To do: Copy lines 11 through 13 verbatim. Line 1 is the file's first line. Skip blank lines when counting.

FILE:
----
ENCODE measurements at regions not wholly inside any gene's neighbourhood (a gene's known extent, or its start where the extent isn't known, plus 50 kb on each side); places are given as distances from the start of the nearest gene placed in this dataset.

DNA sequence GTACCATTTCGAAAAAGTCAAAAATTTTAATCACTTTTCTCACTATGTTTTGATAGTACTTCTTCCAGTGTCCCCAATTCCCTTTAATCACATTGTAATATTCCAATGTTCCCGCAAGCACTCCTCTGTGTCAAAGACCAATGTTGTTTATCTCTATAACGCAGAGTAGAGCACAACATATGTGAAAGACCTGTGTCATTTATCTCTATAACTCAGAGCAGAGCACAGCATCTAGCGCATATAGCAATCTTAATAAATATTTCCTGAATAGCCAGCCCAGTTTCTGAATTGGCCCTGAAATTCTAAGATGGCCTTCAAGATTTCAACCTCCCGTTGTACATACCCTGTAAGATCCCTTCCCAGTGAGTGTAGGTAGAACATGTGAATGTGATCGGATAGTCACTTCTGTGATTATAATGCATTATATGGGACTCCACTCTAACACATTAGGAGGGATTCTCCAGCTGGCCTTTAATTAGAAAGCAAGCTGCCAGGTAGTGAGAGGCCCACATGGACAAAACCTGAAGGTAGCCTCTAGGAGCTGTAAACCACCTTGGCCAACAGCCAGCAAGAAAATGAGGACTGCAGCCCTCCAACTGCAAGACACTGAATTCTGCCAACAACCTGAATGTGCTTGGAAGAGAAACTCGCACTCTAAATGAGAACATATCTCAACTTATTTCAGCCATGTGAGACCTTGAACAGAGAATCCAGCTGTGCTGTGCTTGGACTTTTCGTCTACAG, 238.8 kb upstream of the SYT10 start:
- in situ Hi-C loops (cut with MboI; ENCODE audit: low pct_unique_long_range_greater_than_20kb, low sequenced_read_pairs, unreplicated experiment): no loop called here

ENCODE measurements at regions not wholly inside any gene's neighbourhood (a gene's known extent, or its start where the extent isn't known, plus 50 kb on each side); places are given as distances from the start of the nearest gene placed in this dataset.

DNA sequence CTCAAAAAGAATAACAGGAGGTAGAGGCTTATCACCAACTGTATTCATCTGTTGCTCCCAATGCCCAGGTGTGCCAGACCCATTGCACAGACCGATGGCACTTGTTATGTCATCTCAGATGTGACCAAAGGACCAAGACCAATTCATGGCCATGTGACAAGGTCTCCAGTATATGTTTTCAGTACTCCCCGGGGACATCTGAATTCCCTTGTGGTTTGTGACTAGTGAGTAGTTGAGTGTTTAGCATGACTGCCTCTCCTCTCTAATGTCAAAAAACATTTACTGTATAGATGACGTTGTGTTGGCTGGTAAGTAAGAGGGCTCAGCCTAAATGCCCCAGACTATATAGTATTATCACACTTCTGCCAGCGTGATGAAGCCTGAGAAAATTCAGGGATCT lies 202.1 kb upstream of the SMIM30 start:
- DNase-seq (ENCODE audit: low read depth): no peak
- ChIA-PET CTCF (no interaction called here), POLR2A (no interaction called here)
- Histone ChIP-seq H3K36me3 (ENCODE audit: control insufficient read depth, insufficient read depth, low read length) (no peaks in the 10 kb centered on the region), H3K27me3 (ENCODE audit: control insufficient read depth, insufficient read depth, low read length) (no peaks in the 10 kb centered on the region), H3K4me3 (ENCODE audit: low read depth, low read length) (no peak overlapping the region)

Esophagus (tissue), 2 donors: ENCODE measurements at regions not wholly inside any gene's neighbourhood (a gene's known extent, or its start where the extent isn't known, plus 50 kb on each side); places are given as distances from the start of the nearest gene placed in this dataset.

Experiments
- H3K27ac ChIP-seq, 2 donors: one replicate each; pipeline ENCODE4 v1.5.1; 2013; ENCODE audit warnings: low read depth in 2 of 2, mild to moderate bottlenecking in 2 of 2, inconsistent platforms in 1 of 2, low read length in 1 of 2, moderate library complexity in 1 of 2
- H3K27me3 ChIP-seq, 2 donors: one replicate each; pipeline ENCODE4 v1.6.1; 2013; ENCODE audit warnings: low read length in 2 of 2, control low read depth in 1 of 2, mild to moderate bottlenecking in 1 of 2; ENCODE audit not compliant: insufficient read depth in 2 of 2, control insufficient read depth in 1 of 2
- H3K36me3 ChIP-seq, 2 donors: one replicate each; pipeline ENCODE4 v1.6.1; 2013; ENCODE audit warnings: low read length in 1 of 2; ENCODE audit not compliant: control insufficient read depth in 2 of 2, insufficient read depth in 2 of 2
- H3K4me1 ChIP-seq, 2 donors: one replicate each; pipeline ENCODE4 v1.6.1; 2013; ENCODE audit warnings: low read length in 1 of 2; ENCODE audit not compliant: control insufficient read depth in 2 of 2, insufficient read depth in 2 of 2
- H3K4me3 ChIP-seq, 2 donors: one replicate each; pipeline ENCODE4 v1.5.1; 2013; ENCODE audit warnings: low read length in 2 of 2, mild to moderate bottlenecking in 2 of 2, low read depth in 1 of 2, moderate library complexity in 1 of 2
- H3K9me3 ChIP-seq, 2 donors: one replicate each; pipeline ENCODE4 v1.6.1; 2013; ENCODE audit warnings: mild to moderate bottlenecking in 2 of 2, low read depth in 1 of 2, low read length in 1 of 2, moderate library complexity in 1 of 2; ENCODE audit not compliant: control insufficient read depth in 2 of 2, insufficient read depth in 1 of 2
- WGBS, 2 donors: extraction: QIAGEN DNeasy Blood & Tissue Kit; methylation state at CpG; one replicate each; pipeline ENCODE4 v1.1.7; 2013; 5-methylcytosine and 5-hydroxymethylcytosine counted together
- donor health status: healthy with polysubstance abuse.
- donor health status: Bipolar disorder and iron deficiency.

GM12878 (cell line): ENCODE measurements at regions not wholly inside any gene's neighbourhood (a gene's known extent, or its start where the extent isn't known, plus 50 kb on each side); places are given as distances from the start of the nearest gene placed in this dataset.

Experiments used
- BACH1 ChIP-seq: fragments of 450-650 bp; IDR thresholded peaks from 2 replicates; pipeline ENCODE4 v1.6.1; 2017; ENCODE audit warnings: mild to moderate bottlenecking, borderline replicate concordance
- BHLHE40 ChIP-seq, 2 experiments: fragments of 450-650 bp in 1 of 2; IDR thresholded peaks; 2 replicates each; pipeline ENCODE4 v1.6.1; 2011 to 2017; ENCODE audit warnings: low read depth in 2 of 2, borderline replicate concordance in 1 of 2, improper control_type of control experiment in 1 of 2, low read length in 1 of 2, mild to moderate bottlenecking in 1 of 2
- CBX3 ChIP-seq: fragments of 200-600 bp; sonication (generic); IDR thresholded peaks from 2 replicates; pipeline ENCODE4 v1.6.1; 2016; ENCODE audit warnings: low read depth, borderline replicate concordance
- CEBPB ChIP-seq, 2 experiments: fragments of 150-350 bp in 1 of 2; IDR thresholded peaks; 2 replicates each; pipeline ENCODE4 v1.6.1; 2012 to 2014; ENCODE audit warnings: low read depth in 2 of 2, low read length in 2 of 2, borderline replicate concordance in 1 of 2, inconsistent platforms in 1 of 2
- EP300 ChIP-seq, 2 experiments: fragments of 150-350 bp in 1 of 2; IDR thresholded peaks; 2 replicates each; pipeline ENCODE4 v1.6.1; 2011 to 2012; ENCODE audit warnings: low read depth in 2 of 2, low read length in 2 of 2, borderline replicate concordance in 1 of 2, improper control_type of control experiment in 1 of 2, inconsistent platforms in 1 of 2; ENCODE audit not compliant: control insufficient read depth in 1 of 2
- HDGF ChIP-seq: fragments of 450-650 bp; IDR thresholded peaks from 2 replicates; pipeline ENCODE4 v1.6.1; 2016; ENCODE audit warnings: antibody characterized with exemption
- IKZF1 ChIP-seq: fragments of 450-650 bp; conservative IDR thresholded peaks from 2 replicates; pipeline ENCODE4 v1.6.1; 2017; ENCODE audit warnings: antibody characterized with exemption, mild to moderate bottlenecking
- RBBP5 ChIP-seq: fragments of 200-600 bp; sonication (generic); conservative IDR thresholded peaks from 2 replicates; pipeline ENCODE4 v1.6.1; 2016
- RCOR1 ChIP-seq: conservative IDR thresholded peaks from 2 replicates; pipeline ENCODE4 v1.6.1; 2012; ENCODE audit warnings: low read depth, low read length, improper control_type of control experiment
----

- H3K27ac ChIP-seq, 2 donors: one replicate each; pipeline ENCODE4 v1.5.1; 2013; ENCODE audit warnings: low read depth in 2 of 2, mild to moderate bottlenecking in 2 of 2, inconsistent platforms in 1 of 2, low read length in 1 of 2, moderate library complexity in 1 of 2
- H3K27me3 ChIP-seq, 2 donors: one replicate each; pipeline ENCODE4 v1.6.1; 2013; ENCODE audit warnings: low read length in 2 of 2, control low read depth in 1 of 2, mild to moderate bottlenecking in 1 of 2; ENCODE audit not compliant: insufficient read depth in 2 of 2, control insufficient read depth in 1 of 2
- H3K36me3 ChIP-seq, 2 donors: one replicate each; pipeline ENCODE4 v1.6.1; 2013; ENCODE audit warnings: low read length in 1 of 2; ENCODE audit not compliant: control insufficient read depth in 2 of 2, insufficient read depth in 2 of 2